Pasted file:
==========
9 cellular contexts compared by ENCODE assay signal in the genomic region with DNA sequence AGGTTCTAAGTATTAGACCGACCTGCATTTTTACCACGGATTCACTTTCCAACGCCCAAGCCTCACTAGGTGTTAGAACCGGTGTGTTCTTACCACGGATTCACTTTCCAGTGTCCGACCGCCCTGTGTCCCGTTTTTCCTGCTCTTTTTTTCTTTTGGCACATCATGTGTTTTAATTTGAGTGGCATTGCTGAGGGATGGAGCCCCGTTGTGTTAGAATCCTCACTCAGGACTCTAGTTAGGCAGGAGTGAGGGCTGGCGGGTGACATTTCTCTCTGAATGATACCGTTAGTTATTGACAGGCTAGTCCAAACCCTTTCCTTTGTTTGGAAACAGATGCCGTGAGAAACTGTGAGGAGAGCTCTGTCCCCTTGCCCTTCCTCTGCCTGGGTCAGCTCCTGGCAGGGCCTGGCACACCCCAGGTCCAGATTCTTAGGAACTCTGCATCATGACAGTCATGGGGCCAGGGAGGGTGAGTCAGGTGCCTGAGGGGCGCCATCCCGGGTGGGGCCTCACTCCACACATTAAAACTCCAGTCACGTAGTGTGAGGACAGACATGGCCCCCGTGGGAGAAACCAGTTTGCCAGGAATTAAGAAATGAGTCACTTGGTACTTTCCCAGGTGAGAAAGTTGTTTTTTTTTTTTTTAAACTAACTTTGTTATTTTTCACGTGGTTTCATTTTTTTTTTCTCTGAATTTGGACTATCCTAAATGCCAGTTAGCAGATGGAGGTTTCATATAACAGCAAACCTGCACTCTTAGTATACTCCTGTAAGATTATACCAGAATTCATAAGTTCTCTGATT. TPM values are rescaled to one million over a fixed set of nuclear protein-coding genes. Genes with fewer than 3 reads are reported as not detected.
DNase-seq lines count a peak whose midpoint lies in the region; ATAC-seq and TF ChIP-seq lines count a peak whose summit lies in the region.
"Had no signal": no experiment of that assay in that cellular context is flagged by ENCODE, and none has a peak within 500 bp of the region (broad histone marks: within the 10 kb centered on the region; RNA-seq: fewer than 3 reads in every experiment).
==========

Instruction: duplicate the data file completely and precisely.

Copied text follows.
9 cellular contexts compared by ENCODE assay signal in the genomic region with DNA sequence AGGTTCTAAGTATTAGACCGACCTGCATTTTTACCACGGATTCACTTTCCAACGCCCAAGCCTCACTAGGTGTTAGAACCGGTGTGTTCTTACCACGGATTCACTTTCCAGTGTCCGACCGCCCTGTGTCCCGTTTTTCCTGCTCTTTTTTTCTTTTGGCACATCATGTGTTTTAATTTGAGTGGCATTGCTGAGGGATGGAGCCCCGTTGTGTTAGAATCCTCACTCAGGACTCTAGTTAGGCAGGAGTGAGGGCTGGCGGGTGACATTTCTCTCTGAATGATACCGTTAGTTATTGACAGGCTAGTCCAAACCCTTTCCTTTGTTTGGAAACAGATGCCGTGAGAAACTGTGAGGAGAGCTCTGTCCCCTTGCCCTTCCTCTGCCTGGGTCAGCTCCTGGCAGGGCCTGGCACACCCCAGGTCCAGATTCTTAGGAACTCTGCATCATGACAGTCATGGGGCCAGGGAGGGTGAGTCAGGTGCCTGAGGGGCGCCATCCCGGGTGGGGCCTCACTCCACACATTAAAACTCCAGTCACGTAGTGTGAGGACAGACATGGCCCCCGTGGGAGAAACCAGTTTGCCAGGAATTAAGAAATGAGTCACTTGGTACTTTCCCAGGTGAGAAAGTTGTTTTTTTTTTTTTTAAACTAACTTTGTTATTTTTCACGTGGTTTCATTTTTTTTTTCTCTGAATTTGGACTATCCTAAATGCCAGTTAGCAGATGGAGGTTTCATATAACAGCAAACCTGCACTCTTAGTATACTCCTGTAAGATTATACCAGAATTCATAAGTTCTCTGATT. TPM values are rescaled to one million over a fixed set of nuclear protein-coding genes. Genes with fewer than 3 reads are reported as not detected.
DNase-seq lines count a peak whose midpoint lies in the region; ATAC-seq and TF ChIP-seq lines count a peak whose summit lies in the region.
"Had no signal": no experiment of that assay in that cellular context is flagged by ENCODE, and none has a peak within 500 bp of the region (broad histone marks: within the 10 kb centered on the region; RNA-seq: fewer than 3 reads in every experiment).